Racial prejudice is one of the main themes. At the start of this movie, we can see one of the movie's main characters, Remy, who is an outcast and misfit, ignored by another students. We also find Kristen, who has a little bit racial discrimination and isn't sure of her own identity yet, and Malik, who is an African American confused about his own identity. Each of them ironically share some of the same prejudices toward each other and others. Each of them value some of the same things about life but do not realize they have anything in common.
When Malik gets on the elevator and meets Kristen by chance, Kristen reflexively grabs her bag, even though they have never seen each other. Malik notices and shakes his head to himself, accustomed to the scenario. This is the introduction to racial tension in the movie. The point that we should consider is why Kristen did that. If she had personally had a bad experience with a black person, it would be understandable. But what is more likely is that Kristen had the fear of being alone with a black man because of her preconceived bias and her lack of relationships with black people in her primarily caucasion neighborhood near Disneyland.
Another example of prejudice, b...
The police do this without surveying the scene objectively and taking into consideration the situational circumstances. All of the security personnel are white men and they only doubt a black person's behavior. They try to help Remy, who is a murderer, because they automatically assume the white man's innocence. Additionally, even after Remy pulls a gun on them, they are more concerned that Remy is O.K. and that he does not hurt himself then they are about punishing him. There is much sympathy for Remy even as he is committing a crime. Contrast that to the way they immediately treat Malik like a criminal even though he is emotionally distraught that his girlfriend was just killed.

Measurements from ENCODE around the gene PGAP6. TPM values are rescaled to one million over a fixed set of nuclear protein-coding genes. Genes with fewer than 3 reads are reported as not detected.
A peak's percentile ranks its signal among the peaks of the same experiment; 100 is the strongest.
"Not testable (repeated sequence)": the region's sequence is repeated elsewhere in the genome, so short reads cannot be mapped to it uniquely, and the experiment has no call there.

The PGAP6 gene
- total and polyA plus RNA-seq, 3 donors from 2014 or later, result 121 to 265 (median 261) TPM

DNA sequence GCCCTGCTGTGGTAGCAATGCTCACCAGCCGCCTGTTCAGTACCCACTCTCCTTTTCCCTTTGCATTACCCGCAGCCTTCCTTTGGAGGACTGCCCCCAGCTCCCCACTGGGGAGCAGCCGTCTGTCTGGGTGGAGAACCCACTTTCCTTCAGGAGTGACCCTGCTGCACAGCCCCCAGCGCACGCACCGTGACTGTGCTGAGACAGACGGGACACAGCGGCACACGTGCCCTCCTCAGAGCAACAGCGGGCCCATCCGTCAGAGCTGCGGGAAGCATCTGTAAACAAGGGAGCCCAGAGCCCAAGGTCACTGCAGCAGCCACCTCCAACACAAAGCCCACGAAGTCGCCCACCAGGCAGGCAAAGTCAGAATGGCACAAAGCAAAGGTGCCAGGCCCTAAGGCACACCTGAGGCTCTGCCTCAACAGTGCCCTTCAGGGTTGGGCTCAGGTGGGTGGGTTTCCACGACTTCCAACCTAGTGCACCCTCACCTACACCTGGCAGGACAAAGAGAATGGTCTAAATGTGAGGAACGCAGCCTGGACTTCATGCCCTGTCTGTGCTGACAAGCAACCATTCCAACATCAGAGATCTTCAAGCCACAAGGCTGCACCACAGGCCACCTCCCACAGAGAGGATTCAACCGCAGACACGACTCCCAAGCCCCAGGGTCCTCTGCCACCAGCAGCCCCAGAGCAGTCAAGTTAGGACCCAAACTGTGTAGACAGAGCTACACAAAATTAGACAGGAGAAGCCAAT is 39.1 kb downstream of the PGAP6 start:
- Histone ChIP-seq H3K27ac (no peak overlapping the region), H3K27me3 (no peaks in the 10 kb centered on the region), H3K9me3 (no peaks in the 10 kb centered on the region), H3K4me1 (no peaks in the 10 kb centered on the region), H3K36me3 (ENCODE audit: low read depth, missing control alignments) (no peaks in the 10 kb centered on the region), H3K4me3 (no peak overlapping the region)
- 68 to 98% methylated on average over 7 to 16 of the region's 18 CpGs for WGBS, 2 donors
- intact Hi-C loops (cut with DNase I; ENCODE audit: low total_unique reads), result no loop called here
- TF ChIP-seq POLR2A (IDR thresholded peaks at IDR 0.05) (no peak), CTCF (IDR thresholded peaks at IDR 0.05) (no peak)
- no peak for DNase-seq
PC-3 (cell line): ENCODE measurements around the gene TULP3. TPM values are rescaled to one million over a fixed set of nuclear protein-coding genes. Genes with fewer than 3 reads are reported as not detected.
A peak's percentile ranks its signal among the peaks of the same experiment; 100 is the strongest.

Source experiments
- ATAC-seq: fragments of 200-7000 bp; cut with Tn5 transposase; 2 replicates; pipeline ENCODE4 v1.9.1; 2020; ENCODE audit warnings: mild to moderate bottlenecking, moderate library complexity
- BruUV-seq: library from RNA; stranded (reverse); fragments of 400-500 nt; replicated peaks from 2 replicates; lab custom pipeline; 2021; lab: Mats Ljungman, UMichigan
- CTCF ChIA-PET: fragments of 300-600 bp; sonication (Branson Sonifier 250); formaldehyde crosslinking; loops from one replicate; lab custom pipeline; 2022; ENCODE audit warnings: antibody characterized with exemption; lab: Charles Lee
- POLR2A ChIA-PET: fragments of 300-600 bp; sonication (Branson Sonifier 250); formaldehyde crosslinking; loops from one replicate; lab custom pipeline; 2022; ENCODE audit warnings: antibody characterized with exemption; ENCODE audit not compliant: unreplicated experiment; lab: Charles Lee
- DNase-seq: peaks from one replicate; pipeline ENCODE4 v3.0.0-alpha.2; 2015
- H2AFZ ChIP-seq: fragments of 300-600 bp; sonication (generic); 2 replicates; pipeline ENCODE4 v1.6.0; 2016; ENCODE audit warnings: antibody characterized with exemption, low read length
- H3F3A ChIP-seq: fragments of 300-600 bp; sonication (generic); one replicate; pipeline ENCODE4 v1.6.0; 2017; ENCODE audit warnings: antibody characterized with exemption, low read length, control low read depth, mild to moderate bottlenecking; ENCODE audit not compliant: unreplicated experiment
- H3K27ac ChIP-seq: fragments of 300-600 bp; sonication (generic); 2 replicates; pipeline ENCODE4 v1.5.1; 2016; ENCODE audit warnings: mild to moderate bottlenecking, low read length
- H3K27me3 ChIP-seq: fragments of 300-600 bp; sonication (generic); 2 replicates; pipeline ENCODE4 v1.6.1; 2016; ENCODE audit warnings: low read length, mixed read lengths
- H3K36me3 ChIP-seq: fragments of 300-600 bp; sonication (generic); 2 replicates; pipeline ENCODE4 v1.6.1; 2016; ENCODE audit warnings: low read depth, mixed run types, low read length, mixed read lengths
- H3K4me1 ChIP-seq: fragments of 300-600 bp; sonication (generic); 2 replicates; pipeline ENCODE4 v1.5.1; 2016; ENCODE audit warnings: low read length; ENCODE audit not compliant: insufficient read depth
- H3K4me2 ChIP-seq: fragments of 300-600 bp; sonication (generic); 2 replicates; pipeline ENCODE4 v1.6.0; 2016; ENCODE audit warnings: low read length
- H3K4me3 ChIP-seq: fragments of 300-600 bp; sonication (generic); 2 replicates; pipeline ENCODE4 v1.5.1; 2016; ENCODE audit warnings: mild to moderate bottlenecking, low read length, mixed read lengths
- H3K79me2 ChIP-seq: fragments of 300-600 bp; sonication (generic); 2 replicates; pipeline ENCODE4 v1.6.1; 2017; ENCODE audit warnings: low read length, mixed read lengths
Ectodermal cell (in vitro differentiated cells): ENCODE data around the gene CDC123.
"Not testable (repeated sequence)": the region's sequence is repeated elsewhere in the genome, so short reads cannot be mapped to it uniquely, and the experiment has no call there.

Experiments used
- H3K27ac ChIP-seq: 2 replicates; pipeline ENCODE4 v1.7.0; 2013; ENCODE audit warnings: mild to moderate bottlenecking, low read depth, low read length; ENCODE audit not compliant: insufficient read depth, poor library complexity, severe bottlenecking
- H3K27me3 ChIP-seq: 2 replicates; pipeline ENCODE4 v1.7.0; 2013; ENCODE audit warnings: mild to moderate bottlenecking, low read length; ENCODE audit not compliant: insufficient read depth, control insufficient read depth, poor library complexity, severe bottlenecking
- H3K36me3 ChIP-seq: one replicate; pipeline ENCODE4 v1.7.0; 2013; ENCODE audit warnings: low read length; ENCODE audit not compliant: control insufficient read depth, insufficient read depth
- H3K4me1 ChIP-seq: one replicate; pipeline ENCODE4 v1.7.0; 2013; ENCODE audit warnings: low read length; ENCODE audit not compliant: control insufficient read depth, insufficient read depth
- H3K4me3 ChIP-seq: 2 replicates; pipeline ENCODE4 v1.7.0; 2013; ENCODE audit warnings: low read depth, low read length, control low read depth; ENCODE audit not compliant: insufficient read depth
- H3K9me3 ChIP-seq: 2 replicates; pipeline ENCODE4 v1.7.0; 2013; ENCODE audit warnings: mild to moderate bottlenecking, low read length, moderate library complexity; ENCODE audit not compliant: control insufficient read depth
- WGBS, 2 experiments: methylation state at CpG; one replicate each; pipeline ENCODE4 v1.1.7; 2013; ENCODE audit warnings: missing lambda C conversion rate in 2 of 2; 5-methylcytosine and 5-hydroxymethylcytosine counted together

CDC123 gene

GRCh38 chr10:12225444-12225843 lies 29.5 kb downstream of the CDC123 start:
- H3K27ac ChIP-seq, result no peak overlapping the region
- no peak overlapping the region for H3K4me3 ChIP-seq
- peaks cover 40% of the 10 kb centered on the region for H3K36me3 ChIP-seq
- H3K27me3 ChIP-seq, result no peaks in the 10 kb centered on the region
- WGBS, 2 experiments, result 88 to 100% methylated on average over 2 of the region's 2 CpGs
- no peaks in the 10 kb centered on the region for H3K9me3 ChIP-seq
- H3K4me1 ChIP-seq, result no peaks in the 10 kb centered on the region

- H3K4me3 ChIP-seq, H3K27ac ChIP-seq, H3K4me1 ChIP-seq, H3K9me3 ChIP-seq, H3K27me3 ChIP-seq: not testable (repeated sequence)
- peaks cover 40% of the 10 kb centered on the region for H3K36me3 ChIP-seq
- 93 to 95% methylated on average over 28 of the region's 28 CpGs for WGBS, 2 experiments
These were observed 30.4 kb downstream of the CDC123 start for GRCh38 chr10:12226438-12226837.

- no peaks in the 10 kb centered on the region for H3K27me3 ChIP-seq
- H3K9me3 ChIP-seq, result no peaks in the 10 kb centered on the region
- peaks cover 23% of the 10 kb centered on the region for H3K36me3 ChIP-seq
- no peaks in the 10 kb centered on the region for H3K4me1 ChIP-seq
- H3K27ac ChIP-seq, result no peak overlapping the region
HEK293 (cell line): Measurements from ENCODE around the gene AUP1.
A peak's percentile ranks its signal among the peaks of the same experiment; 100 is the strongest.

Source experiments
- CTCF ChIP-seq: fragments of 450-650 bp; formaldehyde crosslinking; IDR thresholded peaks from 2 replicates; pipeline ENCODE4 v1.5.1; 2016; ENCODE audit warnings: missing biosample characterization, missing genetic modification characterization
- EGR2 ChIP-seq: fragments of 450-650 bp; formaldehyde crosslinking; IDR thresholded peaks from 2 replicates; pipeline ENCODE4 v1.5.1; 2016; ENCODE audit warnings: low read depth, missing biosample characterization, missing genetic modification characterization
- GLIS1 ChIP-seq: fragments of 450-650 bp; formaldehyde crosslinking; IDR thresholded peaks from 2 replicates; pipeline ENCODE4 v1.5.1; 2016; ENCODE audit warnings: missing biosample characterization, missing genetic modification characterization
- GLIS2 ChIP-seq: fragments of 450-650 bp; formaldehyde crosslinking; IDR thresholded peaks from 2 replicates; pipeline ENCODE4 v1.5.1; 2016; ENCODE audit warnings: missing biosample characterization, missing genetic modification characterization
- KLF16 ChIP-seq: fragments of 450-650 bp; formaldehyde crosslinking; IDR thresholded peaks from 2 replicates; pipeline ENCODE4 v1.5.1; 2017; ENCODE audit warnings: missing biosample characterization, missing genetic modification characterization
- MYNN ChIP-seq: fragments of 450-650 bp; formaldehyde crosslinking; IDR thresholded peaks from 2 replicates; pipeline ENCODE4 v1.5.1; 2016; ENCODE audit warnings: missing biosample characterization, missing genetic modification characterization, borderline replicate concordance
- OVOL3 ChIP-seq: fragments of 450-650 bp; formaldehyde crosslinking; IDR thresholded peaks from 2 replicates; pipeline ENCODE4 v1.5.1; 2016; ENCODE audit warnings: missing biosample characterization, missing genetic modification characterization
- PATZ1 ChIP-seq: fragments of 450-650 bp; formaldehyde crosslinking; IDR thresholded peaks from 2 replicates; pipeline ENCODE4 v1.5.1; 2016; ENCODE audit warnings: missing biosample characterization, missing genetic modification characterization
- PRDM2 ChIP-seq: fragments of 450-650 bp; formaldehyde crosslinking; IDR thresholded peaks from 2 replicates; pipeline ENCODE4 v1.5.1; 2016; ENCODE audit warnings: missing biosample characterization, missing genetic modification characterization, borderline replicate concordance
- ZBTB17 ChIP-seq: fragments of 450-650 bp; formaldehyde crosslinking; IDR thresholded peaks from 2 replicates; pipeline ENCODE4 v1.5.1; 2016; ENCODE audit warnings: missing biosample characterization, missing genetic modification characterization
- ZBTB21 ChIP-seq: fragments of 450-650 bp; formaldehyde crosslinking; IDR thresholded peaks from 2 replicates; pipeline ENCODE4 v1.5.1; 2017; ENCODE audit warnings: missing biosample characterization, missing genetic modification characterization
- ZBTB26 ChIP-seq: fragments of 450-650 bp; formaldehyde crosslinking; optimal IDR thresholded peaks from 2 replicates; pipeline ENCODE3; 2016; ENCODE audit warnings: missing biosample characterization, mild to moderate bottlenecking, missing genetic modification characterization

Also, in a previous situation when Remy pulls a gun on his Jewish roommate David and on Malik when Malik stands up for David, David is screaming to security "You have the wrong guy!" as they hold down Malik and let Remy run away. They don't listen to David, the Jewish minority, and continue to hold down Malik, the black minority. Remy gets away and is never pursued or apprehended, even when they find a Nazi symbol in Remy's room and the book he was reading about white supremacy. They just shake their head and smirk and dismiss it as inconsequential. If Remy had been pursued and arrested at that point then no other crimes would have been committed. I think these scenes reflect on the discrimination of black people and other minorities by people in positions of authority, including government positions. For example, we have seen and listened from the media about police officers hitting black men whether they are really guilty of a crime (and dangerous) or not. This situation is caused by the